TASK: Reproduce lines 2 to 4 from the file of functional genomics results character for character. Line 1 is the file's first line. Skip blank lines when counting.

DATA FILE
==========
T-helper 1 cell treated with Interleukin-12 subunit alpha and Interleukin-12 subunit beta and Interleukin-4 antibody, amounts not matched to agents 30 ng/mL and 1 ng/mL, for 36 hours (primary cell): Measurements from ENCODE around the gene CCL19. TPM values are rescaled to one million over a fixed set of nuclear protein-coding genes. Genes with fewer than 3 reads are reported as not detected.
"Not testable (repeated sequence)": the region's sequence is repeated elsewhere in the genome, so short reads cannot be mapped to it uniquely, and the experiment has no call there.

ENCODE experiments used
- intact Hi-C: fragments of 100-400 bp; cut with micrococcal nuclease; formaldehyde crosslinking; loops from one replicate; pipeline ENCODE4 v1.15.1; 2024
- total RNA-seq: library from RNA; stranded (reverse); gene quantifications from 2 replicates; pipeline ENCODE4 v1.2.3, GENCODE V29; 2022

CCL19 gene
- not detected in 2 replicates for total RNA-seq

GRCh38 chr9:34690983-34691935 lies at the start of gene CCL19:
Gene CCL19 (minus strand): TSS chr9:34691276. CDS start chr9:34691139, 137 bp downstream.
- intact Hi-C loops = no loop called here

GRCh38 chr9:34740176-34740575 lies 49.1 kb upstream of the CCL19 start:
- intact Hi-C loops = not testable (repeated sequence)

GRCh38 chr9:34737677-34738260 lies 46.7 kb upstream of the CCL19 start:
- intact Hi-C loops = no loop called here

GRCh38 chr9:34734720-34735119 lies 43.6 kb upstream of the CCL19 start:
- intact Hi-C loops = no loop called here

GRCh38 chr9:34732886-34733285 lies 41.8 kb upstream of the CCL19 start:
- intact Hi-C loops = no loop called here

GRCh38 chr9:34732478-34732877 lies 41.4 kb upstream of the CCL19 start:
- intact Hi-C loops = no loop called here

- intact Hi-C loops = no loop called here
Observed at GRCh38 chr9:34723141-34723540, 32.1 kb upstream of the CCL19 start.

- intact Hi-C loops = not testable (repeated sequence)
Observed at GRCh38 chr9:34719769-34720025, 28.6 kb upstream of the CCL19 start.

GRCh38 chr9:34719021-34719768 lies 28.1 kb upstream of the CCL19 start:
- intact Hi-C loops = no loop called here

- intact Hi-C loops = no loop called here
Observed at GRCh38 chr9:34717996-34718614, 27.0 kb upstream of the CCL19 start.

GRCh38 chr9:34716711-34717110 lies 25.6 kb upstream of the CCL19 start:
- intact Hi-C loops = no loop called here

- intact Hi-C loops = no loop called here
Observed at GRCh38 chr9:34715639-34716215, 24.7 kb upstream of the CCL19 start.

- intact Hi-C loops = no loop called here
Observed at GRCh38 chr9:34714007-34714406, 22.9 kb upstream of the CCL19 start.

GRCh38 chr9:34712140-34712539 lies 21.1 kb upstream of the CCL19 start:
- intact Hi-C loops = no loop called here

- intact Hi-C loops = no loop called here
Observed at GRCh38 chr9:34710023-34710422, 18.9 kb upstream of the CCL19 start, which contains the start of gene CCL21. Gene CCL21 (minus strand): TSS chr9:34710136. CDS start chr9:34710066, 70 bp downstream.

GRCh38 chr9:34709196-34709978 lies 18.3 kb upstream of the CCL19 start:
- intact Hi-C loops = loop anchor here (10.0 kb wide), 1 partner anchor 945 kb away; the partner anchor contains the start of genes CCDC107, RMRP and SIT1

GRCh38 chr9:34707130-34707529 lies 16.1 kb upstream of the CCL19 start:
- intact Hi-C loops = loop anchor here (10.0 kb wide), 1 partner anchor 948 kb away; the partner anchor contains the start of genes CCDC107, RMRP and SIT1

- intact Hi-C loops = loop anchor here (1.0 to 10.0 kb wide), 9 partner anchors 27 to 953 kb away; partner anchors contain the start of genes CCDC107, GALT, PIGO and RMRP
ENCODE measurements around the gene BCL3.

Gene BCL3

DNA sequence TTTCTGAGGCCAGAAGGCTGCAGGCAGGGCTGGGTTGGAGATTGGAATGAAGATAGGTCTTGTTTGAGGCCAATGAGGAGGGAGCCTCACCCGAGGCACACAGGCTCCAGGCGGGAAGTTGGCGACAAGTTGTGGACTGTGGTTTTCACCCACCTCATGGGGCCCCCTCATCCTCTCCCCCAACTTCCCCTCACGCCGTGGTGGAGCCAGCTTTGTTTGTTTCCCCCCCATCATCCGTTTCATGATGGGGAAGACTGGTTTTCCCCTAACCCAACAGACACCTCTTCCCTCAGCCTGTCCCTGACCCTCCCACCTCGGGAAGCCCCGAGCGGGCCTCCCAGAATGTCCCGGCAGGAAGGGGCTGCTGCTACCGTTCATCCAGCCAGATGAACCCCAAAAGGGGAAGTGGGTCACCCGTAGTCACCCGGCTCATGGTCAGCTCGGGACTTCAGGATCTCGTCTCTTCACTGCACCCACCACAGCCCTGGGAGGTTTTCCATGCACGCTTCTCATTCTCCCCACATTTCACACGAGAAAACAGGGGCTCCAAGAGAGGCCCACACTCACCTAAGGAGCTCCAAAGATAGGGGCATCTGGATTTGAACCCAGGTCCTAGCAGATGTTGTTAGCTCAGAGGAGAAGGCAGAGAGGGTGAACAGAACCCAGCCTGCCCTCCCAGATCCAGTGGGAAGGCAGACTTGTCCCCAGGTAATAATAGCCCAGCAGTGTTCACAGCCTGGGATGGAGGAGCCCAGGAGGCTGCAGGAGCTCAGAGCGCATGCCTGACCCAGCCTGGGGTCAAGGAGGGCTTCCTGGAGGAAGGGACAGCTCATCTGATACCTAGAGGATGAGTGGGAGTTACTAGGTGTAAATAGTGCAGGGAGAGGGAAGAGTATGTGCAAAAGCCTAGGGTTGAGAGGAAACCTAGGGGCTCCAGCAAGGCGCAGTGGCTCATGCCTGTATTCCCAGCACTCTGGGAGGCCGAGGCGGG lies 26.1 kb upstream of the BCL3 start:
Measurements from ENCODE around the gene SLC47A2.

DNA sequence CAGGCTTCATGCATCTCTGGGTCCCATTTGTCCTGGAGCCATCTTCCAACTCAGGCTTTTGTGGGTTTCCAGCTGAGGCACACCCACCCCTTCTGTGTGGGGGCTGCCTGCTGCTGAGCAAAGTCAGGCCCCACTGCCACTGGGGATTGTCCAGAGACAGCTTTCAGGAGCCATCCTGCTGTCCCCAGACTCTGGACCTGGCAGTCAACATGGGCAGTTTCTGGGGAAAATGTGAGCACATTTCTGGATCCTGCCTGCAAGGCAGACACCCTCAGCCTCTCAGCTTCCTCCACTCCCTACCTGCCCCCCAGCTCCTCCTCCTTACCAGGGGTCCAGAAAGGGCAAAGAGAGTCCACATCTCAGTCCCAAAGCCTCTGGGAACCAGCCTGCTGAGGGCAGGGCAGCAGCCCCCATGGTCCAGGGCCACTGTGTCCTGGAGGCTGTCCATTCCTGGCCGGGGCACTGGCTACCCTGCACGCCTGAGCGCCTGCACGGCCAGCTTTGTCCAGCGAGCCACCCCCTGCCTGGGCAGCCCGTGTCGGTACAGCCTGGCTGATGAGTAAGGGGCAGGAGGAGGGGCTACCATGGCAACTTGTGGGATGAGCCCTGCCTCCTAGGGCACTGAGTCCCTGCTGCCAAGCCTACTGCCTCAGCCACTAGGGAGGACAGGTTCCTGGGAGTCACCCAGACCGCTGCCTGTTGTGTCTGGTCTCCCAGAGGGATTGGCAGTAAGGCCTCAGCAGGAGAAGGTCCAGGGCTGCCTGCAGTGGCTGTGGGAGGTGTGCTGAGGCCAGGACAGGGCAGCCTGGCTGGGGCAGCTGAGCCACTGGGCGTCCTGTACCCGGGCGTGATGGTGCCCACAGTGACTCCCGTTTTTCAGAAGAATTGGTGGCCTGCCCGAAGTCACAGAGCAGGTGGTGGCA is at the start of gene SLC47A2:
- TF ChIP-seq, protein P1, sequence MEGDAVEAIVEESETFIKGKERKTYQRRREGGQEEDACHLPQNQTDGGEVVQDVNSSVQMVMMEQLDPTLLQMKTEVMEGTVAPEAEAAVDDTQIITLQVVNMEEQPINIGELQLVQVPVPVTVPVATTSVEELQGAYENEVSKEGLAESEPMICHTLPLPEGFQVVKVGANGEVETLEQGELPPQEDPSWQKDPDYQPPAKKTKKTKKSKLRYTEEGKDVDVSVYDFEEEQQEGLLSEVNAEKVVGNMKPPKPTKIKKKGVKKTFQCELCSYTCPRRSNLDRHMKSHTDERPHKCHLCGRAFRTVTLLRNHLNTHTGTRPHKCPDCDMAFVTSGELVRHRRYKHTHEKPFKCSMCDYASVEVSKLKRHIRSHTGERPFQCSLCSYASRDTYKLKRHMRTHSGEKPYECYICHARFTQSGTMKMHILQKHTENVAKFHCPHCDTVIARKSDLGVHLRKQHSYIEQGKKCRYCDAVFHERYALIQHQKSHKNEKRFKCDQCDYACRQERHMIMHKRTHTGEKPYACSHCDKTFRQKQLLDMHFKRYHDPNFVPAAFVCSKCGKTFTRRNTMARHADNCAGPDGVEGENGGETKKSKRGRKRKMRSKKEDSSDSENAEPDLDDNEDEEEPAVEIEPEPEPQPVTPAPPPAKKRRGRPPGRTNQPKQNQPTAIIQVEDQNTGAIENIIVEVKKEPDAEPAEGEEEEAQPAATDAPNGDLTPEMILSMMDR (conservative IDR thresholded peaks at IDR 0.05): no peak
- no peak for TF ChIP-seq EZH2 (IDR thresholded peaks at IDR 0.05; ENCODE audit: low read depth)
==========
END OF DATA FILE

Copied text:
"Not testable (repeated sequence)": the region's sequence is repeated elsewhere in the genome, so short reads cannot be mapped to it uniquely, and the experiment has no call there.

ENCODE experiments used
- intact Hi-C: fragments of 100-400 bp; cut with micrococcal nuclease; formaldehyde crosslinking; loops from one replicate; pipeline ENCODE4 v1.15.1; 2024